So, did your reason make it to the list? Stay tuned for our next blog post, where we will discuss how an SLA with a managed service provider can add value to your business.

Equip your business with the IT foundation it needs to compete and win

In a recent industry survey, it was found that one of the biggest factors holding back small and mid-sized firms from achieving their business goals was IT. One may argue that smaller businesses lack the capital that the bigger players have to invest in their business, but even with all other aspects being more or less equal, the difference brought about by their lack of investment in IT was found to be a key differentiating factor–far more than other elements such as marketing, human resources and even industry expertise.

There’s no denying that IT plays an important role in keeping any business running. Ignoring your IT infrastructure can prove disastrous, but maintaining an in-house IT team to take care of it can be expensive–especially for SMBs. By outsourcing IT to a trusted MSP, businesses can benefit from significant cost savings that arise from not having to hire an entire IT team in-house.

The second instance where having an Service level agreement (SLA) with an MSP helps is where you don’t have an in-house IT team. Calling on an IT service provider when there is a crisis or a there is a one-off event may mean significant surcharges

When businesses have SLAs, the MSP will be regularly monitoring their IT infrastructure. A typical service agreement will cover regular backups, periodic network monitoring for latency issues, timely security updates and patch application, etc., This means the chances of severe IT issues will be drastically reduced. Most of the time, the problem can be identified much sooner before it becomes a full-blown issue. And, in the event of an IT emergency, a client having a service agreement will be prioritized by the MSP. One time emergency requests fall to the end of the line.

Irrespective of the size of business, MSPs can add tremendous value by bringing scalability, flexibility and innovation to the standard IT set-up and help build the IT foundation it needs to compete effectively and efficiently in the industry.

Transitioning from average to best-in-class with IT

Many small or mid-sized businesses don’t focus much on IT as they should. For a lot of them, the focus is on customers, ensuring they have enough staff to meet their client needs, expanding their business and driving revenue by selling. IT comes into the picture initially when the business is being set up. Once they have their IT infrastructure up and running, it tends to take a backseat. The typical mid-sized or small business owner seems to prefer the firefighting approach to IT–meaning, they reach out to an IT service provider only when they have an IT problem.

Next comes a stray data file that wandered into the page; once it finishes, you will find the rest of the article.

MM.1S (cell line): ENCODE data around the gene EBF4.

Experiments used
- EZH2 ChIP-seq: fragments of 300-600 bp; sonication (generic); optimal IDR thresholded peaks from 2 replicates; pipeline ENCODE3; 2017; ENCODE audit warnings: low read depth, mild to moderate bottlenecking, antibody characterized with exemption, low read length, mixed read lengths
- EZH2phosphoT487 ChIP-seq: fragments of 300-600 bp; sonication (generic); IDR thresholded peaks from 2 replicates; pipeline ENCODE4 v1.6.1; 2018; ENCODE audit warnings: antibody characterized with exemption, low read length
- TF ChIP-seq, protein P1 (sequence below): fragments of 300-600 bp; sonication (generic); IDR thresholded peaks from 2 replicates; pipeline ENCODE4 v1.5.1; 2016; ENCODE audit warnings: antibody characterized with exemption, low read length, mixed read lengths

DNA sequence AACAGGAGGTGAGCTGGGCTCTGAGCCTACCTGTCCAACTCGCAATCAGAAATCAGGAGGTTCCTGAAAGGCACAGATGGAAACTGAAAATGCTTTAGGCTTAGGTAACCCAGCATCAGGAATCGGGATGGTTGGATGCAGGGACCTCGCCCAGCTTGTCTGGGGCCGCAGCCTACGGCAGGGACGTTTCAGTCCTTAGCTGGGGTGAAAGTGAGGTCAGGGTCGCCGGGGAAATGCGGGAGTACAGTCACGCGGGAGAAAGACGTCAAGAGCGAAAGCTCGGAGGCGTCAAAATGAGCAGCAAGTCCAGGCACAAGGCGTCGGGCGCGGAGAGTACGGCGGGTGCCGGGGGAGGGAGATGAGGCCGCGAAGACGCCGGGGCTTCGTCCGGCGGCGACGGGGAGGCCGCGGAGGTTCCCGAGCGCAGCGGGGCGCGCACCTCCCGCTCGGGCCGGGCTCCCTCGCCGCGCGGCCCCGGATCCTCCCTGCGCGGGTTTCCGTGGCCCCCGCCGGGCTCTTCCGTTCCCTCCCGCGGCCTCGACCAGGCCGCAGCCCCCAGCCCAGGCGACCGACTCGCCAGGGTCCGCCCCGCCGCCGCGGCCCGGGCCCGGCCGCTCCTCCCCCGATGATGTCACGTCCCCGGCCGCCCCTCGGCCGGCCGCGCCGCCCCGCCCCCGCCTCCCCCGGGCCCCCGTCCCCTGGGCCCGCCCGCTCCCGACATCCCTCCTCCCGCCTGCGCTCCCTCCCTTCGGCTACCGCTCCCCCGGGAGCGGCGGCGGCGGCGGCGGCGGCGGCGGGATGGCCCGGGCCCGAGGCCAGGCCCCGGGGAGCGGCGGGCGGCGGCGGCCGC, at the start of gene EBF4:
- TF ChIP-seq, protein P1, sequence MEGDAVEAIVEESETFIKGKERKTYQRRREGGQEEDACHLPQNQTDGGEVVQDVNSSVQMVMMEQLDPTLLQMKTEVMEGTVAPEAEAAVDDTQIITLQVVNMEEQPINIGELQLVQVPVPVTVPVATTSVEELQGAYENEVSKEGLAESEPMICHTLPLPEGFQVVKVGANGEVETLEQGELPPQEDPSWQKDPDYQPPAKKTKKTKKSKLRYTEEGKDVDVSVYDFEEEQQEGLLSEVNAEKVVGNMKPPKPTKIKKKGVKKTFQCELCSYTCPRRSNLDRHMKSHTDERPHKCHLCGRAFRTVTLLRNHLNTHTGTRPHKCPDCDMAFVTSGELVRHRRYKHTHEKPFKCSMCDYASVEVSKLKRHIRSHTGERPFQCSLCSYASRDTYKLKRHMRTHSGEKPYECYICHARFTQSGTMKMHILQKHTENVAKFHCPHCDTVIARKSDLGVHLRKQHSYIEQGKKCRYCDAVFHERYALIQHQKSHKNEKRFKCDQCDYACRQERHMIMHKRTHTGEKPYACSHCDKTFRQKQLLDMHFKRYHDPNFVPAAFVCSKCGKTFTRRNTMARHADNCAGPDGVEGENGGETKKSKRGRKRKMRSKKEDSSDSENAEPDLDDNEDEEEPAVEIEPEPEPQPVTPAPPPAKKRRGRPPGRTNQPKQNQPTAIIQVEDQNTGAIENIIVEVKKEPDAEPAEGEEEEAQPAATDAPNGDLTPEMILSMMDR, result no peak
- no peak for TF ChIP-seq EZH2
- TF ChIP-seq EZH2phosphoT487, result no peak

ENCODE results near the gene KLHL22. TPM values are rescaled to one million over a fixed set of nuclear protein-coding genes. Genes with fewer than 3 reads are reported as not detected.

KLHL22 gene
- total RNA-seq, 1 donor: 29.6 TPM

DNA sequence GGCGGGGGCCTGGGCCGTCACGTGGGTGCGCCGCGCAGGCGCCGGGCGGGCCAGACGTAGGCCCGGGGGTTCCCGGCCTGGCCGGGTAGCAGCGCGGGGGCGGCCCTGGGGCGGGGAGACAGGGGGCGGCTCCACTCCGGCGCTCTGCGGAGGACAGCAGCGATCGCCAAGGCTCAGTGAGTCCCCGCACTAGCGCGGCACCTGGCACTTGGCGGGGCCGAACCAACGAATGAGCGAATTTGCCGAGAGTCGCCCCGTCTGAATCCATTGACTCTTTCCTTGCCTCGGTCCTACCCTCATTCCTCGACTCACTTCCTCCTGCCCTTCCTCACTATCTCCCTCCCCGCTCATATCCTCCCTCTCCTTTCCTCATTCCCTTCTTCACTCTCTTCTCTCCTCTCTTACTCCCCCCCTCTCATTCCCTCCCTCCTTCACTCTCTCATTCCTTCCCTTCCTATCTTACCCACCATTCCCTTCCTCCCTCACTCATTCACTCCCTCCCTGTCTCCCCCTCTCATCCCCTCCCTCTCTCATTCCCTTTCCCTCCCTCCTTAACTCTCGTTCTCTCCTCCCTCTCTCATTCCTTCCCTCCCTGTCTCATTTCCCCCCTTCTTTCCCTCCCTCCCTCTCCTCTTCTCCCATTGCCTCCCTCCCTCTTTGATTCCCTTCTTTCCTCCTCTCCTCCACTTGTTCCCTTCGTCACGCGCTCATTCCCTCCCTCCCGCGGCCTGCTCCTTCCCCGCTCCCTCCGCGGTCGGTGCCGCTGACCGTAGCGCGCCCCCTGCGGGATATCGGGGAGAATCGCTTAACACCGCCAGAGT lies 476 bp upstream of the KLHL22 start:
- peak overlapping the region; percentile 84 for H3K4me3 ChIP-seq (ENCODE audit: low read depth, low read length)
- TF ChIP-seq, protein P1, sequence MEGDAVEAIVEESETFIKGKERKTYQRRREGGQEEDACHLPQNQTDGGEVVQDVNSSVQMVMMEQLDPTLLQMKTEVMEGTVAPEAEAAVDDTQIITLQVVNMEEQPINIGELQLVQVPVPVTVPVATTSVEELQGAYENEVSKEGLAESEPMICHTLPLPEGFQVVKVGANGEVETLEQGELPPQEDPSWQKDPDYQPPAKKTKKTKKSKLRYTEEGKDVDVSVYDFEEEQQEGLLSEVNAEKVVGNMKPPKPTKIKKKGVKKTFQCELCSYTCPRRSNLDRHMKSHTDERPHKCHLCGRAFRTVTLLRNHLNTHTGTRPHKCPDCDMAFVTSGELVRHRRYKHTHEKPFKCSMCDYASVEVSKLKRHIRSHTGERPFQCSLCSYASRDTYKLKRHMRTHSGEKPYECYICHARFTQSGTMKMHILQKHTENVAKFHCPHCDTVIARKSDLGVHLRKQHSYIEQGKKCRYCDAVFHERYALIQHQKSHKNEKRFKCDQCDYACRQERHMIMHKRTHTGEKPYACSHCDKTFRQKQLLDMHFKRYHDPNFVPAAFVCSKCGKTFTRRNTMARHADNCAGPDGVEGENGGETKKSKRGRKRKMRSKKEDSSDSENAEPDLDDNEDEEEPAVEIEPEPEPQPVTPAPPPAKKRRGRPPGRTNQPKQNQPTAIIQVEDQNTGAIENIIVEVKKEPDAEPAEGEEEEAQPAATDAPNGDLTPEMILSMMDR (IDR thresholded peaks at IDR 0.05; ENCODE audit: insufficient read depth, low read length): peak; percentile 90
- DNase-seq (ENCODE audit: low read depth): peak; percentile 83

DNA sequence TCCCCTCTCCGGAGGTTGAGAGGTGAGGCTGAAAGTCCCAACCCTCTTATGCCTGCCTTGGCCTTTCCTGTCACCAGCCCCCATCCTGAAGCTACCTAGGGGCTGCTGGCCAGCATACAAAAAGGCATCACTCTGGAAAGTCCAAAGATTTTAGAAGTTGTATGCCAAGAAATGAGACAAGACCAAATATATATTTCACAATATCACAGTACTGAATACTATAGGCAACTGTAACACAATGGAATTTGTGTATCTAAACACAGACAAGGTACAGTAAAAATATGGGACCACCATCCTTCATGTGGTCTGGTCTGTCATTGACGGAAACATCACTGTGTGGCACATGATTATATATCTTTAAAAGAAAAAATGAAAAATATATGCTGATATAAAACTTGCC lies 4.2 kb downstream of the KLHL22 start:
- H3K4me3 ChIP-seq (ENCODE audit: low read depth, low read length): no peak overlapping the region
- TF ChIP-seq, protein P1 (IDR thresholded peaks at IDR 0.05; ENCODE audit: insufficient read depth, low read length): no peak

Interestingly, this is the key difference between the average SMB and best-in-class SMBs. The best-in-class SMBs tend to adopt a more proactive approach towards IT. They either have an in-house IT team or sign-up with a Managed Services Provider to take care of their IT needs on a regular basis. In contrast to the average SMB, the best-in-class almost always has a Service Level Agreement (SLA) with a reputed MSP.

Businesses that have service contracts with MSPs have access to the latest technology. The IT industry is constantly evolving and managed service providers are well aware of the changes. They know it first when a new technology is gaining widespread adoption across various industry verticals and can advise their clients accordingly. On the other hand, the in-house IT team may be too busy handling the day-to-day IT requirements to be able to focus on new technology and the various ways in which it can be applied to benefit the business. This specialized focus of MSPs also makes them a great asset to have on board when implementing new technologies or deploying new IT projects within the business.

Having a dedicated MSP-partner to take care of all IT needs helps businesses give 100% to other areas that help the business grow. With IT issues off their shoulders, management can focus more on clients, brand and market expansion.

Cyber hygiene: The key to your business’s good cyber health

We all know that basic hygiene is a must to lead a healthy life. Did you know that the same rule applies to IT as well? There’s something known as cyber hygiene that plays a key role in keeping your business healthy from the IT perspective. So, how do you ensure your business doesn’t fail when it comes to cyber hygiene? Here are a few tips.

Follow industry benchmarks and standards